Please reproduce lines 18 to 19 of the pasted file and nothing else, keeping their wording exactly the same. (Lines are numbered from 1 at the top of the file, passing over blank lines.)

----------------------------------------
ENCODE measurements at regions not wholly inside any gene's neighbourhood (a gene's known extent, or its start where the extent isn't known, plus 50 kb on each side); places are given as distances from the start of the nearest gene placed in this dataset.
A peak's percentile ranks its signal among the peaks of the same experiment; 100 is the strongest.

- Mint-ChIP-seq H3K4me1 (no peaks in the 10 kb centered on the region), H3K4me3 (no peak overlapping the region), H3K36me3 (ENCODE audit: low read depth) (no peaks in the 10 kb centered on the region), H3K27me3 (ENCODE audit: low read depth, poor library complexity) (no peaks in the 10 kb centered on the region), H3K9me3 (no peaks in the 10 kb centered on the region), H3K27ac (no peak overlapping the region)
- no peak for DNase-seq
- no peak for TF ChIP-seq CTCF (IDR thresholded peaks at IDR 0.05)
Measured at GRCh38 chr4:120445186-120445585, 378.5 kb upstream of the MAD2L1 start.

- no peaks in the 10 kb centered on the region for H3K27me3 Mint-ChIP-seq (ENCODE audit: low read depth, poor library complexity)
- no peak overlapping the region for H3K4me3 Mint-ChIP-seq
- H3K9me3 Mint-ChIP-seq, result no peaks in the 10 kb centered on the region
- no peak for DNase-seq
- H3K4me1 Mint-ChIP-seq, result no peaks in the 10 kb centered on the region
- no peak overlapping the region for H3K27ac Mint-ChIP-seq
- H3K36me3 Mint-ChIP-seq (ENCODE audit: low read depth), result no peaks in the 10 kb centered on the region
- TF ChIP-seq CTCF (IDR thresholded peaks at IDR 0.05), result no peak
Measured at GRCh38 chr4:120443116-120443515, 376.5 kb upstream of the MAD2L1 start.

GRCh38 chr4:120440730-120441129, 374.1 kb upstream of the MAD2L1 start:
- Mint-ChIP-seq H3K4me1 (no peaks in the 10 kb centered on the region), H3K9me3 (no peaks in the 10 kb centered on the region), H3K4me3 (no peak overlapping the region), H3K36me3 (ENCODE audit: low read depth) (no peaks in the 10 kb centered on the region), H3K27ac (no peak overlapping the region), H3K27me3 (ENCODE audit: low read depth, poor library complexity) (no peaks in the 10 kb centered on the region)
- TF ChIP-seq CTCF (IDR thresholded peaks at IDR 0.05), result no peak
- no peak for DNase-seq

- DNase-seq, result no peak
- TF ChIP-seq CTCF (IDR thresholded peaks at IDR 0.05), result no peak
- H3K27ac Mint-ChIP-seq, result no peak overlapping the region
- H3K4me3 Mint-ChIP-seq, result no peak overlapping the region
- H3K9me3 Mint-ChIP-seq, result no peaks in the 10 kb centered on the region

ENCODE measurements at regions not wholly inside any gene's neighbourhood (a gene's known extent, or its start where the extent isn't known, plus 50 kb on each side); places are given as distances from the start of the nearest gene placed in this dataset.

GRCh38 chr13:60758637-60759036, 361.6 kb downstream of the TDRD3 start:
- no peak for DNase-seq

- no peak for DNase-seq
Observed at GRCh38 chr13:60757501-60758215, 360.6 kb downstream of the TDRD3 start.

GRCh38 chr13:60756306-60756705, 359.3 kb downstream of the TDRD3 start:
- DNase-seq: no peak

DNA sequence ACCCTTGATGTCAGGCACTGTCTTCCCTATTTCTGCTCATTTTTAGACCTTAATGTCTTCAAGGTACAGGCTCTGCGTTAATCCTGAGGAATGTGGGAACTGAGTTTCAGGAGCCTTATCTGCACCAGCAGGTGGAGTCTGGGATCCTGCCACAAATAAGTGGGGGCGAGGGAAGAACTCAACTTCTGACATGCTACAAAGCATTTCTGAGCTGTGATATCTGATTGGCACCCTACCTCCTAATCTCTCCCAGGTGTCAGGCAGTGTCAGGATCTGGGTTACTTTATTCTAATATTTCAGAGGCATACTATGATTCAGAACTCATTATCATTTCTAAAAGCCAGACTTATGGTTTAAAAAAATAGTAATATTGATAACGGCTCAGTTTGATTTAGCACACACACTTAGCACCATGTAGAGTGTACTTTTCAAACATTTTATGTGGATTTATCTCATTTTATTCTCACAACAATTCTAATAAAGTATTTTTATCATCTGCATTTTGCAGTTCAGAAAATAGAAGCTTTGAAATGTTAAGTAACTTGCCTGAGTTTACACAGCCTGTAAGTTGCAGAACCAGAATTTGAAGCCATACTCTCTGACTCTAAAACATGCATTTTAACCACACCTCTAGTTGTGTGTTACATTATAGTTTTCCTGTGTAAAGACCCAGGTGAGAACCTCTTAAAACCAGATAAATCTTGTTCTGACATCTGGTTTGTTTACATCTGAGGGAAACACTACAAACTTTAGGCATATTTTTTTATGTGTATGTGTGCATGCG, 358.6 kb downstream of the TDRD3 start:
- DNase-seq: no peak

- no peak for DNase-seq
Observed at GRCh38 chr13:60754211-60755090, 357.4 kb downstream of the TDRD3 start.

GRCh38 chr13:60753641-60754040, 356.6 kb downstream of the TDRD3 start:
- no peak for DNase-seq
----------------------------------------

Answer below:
- TF ChIP-seq CTCF (IDR thresholded peaks at IDR 0.05), result no peak
- no peak for DNase-seq